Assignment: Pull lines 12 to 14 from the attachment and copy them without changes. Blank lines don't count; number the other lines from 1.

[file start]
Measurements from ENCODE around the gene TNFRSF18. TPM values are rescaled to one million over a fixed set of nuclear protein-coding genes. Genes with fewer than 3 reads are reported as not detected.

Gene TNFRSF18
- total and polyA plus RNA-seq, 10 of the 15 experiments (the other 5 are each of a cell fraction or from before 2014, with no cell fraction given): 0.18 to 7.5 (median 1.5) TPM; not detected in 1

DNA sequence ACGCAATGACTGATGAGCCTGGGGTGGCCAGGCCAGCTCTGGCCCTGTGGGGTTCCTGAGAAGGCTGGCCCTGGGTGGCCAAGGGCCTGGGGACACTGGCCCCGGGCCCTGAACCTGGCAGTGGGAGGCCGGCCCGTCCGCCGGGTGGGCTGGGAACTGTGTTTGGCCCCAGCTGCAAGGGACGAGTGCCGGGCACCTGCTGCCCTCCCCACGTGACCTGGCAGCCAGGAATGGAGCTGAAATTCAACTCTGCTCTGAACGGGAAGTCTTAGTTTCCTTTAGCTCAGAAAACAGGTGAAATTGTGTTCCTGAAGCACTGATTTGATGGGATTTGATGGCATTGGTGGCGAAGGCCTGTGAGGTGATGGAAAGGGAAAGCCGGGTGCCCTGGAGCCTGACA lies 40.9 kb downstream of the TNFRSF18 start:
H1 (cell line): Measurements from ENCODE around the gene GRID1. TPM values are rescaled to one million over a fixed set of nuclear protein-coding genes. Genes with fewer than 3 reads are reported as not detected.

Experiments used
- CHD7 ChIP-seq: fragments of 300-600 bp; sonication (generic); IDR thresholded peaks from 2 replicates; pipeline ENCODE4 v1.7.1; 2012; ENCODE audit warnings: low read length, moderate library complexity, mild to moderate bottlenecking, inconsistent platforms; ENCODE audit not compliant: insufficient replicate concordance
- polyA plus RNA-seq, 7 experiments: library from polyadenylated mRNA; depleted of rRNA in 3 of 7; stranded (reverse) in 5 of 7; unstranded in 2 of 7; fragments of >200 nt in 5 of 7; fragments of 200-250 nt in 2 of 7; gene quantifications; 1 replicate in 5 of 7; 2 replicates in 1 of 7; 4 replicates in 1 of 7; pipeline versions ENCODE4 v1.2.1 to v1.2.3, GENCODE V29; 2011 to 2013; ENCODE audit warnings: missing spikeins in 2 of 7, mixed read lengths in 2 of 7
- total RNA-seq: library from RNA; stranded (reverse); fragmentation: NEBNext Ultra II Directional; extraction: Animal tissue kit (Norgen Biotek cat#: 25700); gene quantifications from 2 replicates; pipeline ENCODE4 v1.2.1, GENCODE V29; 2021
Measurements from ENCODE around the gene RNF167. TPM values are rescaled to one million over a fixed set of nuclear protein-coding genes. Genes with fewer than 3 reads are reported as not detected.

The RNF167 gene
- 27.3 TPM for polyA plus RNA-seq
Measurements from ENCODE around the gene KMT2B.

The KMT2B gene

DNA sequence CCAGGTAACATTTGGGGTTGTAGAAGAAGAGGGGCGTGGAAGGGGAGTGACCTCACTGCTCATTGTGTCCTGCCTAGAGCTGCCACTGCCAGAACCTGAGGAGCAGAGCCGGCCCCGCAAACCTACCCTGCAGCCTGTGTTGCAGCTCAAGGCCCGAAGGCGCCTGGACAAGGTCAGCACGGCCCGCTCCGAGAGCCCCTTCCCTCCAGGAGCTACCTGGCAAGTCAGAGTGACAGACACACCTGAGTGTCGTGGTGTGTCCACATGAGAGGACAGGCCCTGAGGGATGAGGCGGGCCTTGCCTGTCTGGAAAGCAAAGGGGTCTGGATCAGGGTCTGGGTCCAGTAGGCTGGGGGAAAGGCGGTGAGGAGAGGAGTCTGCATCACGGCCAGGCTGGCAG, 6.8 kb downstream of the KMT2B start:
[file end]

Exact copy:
- 27.3 TPM for polyA plus RNA-seq
Measurements from ENCODE around the gene KMT2B.

The KMT2B gene